Japanese knotweed (Fallopia japonica) was first introduced into Britain in 1825 and at the time was declared to be an outstanding garden plant. Today this herbaceous perennial is better known as a thug, a resilient and pernicious weed that is virtually impossible to eradicate.
Its resistance to traditional weed killers and lack of natural enemies in this country allow Japanese Knotweed to out-compete most plants, threatening our native bio-diversity. With super-strength, it can damage buildings, structures and roads plus also block drains and waterways leading to flood damage.
By law, it is an offence to plant or otherwise cause Japanese knotweed to grow in the wild in the UK. And even dumping contaminated soil and garden waste at your local tip is a serious risk, so beware!
Whilst it is not an offence to have Japanese knotweed or any other invasive weed (Giant Hogweed, Himalayan Balsam etc.) growing in your garden, legislation (the Anti-social Behaviour, Crime and Policing Act 2014) could be used to enforce its control by local authority or police.
Be aware too, that having Japanese knotweed growing in your garden can knock thousands of pounds off the value of your home and make buying, selling and re-mortgaging a nightmare, as mortgage lenders are reluctant to lend on properties with potential structural problems.
Why it’s a thug!
The shoots emerge each spring and are capable of bursting through Tarmac and concrete. Its powerful zigzag reddish stems can grow up to 3m and over 1.5m in a month! They produce shield-shaped leaves along their length and creamy coloured flowers in September and October, before they die back for the winter.
Underground there is even more trouble awaiting as the thick woody rhizomes or creeping stems spread in all directions and up to 2m deep to create an ever-expanding and mobile clump.
Getting rid of the weed is virtually impossible as even a tiny fragment of root left in the soil can grow again. On a small scale, the best approach to prevent it getting out of hand is to dig the plants out and cut back the emerging growth every 2-3 weeks over several years to weaken them. Then cover the ‘cleaned’ soil with a landscape mulching fabric to weaken the new shoots, which will struggle to survive due to lack of light. Dig the plants out and allow them to dry out before burning them. This approach is a relentless task, as you will need to cut back the emerging growth every 2-3 weeks over several years.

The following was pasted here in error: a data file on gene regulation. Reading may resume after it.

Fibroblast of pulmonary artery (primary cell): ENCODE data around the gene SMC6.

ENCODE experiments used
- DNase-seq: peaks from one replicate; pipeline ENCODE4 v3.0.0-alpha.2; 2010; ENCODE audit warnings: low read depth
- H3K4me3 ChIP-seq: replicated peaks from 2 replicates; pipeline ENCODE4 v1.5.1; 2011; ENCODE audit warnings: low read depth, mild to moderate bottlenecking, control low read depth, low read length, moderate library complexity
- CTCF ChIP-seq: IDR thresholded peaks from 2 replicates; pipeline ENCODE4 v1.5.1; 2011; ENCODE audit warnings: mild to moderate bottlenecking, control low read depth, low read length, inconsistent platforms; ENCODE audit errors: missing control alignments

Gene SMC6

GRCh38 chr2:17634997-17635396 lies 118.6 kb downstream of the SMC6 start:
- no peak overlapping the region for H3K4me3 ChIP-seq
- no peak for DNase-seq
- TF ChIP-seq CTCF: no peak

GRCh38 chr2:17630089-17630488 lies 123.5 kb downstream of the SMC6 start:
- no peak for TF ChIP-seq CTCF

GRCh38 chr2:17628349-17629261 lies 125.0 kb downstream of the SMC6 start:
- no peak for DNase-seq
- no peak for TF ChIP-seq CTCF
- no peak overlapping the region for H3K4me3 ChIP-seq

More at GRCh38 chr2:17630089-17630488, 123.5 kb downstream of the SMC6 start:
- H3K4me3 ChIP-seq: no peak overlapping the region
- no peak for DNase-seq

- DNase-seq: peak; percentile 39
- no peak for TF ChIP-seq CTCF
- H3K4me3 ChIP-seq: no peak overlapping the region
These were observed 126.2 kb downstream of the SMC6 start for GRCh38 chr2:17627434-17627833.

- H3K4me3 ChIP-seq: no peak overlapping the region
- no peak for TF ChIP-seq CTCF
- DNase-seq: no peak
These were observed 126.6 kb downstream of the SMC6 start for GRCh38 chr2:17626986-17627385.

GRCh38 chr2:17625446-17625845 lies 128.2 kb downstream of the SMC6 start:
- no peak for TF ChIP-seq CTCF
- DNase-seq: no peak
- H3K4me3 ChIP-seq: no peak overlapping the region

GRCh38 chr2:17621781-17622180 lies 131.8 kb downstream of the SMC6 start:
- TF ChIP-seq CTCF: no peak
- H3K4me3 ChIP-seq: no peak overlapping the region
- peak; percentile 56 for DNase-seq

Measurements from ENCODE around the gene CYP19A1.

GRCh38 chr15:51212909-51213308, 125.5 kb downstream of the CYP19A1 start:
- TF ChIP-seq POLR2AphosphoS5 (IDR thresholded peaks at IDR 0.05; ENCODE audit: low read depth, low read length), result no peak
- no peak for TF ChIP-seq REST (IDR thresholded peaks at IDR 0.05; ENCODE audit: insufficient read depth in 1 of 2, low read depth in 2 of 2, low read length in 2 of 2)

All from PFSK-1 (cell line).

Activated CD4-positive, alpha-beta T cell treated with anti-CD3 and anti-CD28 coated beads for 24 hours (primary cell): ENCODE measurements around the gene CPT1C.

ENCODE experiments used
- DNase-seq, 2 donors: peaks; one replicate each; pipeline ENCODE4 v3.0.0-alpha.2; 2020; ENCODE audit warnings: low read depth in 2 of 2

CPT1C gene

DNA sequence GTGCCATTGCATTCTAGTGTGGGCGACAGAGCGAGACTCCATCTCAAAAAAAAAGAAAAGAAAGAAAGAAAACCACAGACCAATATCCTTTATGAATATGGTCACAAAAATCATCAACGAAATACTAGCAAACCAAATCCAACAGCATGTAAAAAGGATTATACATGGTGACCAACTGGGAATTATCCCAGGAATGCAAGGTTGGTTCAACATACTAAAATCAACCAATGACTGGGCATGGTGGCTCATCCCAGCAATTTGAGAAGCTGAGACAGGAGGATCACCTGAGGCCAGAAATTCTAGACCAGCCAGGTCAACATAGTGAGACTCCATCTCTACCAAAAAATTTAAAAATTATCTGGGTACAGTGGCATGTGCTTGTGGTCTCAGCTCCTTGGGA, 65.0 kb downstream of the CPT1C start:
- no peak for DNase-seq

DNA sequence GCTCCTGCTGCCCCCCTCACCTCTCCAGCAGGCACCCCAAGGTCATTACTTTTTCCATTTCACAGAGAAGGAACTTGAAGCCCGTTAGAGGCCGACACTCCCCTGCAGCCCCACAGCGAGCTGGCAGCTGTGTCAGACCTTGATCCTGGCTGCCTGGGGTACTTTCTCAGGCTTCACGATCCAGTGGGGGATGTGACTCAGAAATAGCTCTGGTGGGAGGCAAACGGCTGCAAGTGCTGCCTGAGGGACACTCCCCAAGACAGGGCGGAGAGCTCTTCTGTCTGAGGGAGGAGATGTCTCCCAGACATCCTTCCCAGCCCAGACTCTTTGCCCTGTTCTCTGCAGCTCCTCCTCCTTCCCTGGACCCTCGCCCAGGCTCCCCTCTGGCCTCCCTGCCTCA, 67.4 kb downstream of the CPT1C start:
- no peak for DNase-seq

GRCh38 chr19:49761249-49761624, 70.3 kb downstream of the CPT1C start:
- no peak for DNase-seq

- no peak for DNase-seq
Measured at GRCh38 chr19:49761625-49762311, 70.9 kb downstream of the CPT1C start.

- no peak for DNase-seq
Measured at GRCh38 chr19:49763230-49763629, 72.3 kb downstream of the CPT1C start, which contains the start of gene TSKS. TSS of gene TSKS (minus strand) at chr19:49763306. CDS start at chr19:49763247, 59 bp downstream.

Eradicating the problem is a job for professional and will cost several thousand pounds. Only licensed agents are permitted to use herbicides that are strong enough to control and eliminate invasive weeds like Japanese knotweed and dispose of the plant waste. These professionals offer a warranty that will cover the cost of further treatment and repairs to property in the unlikely event that re-infestation occurs.
When selling your property in future, you’ll find that mortgage lenders will insist on a specialist survey to determine the extent of the problem and will normally require evidence of treatment that will eradicate the plant as a condition of lending.
It’s a fact!
If there is a good side to the plant, it has nectar-rich blooms attract bees and the impenetrable thicket of hollow stems creates valuable habitats for wildlife.
The green-purple asparagus or bamboo-like stems are edible, tasting similar to rhubarb, and are a good source of vitamin A.